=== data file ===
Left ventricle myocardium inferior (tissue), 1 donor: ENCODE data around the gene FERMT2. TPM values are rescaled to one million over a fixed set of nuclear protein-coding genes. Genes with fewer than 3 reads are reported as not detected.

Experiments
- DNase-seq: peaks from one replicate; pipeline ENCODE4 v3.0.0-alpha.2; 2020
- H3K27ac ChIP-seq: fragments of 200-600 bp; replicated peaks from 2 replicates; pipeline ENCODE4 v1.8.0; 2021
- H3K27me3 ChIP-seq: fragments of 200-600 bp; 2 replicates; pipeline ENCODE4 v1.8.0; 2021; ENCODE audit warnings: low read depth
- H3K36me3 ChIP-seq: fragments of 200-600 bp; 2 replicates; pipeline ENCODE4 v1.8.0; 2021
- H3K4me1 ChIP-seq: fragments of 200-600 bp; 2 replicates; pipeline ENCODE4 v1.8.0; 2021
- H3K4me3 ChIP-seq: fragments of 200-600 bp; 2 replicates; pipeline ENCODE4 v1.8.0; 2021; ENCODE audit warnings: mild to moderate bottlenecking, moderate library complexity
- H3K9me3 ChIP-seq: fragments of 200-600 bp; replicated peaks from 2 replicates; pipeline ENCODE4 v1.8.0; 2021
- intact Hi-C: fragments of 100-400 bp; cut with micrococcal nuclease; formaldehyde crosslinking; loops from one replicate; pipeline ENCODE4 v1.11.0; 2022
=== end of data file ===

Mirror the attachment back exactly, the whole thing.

Left ventricle myocardium inferior (tissue), 1 donor: ENCODE data around the gene FERMT2. TPM values are rescaled to one million over a fixed set of nuclear protein-coding genes. Genes with fewer than 3 reads are reported as not detected.

Experiments
- DNase-seq: peaks from one replicate; pipeline ENCODE4 v3.0.0-alpha.2; 2020
- H3K27ac ChIP-seq: fragments of 200-600 bp; replicated peaks from 2 replicates; pipeline ENCODE4 v1.8.0; 2021
- H3K27me3 ChIP-seq: fragments of 200-600 bp; 2 replicates; pipeline ENCODE4 v1.8.0; 2021; ENCODE audit warnings: low read depth
- H3K36me3 ChIP-seq: fragments of 200-600 bp; 2 replicates; pipeline ENCODE4 v1.8.0; 2021
- H3K4me1 ChIP-seq: fragments of 200-600 bp; 2 replicates; pipeline ENCODE4 v1.8.0; 2021
- H3K4me3 ChIP-seq: fragments of 200-600 bp; 2 replicates; pipeline ENCODE4 v1.8.0; 2021; ENCODE audit warnings: mild to moderate bottlenecking, moderate library complexity
- H3K9me3 ChIP-seq: fragments of 200-600 bp; replicated peaks from 2 replicates; pipeline ENCODE4 v1.8.0; 2021
- intact Hi-C: fragments of 100-400 bp; cut with micrococcal nuclease; formaldehyde crosslinking; loops from one replicate; pipeline ENCODE4 v1.11.0; 2022